The thing that was finally so fascinating to me about the SGI was that it is in some ways the fulfillment of the American dream. Not just the dream of financial prosperity, but the American dream of freedom and justice for all people. The American dream that expresses religious tolerance and religious plurality. The SGI is not only the only diverse Buddhist organization in America; it might be fair to say it is one of the very few diverse religious organizations of any denomination in America. There are others but they are rare.
I have heard it said that Sunday is the most segregated day of the week in America, meaning that when people go to their respective religious traditions, their churches, their synagogues, their mosques, they are basically segregated. There is little racial crossover, even within the same faith tradition. For example, the Baptists: There are black Baptists and white Baptists churches, but rarely do the two cross the color line in any significant way.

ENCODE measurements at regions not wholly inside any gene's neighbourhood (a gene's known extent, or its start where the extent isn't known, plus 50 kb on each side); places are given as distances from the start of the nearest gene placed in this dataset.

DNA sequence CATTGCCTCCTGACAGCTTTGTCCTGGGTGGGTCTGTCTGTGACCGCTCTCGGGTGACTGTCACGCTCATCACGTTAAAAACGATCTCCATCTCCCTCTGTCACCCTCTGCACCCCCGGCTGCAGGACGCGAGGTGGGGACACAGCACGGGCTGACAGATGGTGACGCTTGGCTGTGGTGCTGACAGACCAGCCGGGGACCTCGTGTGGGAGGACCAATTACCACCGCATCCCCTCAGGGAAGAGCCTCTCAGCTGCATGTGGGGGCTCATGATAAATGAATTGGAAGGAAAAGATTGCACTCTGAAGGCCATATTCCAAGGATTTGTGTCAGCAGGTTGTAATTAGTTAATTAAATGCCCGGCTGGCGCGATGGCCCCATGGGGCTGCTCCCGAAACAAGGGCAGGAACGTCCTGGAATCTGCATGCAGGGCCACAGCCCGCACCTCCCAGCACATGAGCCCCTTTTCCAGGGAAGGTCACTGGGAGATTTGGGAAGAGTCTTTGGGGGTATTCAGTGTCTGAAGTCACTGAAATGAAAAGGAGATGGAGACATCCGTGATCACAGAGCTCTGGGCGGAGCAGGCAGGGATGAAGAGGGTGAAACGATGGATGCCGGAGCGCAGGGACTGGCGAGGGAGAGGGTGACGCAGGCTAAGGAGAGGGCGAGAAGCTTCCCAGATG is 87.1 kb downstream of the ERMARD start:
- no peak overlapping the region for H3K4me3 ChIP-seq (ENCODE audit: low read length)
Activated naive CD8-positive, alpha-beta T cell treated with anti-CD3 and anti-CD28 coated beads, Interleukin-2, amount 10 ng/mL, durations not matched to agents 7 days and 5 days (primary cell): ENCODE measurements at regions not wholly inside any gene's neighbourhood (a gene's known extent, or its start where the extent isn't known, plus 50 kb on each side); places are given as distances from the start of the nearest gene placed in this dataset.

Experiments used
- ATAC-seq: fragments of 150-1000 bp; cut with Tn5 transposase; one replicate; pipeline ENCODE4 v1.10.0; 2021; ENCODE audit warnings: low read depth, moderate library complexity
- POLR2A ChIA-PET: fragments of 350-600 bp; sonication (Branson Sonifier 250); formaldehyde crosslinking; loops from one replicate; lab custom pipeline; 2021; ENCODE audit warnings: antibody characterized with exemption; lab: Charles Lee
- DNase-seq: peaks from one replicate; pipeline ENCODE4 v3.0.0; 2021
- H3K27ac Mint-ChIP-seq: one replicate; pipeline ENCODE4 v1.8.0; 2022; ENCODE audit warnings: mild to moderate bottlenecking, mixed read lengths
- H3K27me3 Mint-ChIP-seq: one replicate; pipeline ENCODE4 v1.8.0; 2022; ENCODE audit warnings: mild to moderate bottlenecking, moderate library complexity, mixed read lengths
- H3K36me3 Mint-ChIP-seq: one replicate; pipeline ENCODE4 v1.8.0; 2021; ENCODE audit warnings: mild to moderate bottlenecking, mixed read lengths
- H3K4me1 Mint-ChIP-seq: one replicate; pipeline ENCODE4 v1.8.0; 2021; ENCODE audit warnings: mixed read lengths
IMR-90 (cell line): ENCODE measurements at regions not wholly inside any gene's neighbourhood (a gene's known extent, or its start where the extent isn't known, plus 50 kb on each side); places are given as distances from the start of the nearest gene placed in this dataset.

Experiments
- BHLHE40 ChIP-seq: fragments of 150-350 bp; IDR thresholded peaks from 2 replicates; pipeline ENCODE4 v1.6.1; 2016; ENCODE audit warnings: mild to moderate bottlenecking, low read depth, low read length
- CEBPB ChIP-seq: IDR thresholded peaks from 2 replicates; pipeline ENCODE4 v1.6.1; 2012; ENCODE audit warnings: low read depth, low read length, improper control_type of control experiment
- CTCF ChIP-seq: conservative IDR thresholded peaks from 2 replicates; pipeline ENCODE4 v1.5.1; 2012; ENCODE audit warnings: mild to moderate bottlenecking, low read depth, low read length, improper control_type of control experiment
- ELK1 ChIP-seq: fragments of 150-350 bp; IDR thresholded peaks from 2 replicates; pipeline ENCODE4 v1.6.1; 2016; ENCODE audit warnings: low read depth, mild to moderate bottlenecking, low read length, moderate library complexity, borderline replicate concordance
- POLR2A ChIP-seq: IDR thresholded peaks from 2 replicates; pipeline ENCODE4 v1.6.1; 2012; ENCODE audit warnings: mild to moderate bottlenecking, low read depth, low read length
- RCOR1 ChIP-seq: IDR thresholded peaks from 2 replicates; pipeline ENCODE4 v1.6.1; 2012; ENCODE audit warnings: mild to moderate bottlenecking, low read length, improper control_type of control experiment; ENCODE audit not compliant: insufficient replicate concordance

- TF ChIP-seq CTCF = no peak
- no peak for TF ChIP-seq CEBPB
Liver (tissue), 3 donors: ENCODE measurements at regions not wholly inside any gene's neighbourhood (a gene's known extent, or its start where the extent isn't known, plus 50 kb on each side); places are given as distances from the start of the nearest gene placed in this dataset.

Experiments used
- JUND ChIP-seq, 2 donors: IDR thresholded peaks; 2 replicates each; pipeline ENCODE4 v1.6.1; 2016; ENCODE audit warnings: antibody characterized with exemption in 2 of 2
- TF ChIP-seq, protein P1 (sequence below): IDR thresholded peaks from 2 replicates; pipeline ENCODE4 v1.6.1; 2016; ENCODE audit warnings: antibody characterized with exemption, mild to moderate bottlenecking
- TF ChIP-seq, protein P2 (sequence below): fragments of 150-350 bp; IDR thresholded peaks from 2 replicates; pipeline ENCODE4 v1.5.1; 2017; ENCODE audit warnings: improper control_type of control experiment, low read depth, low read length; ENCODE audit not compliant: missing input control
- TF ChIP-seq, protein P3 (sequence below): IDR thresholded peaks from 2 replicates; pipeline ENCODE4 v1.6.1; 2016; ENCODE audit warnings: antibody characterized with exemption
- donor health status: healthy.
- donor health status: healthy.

Yokota: How was your experience of chanting Nam-myoho-renge-kyo?
Strand: It was quite wonderful, really. In comparison with other chants I have done, it is very distinctive. The Nembutsu, for example, which is chanted by Pure Land followers, is a very sedate chant. By comparison, chanting Nam-myoho-renge-kyo is very lively and uplifting — less meditative absorption and more meditative participation. In general, Nichiren Buddhism seems to me to be a break from the monastic thinking and tradition that is so much a part of other Buddhist practices.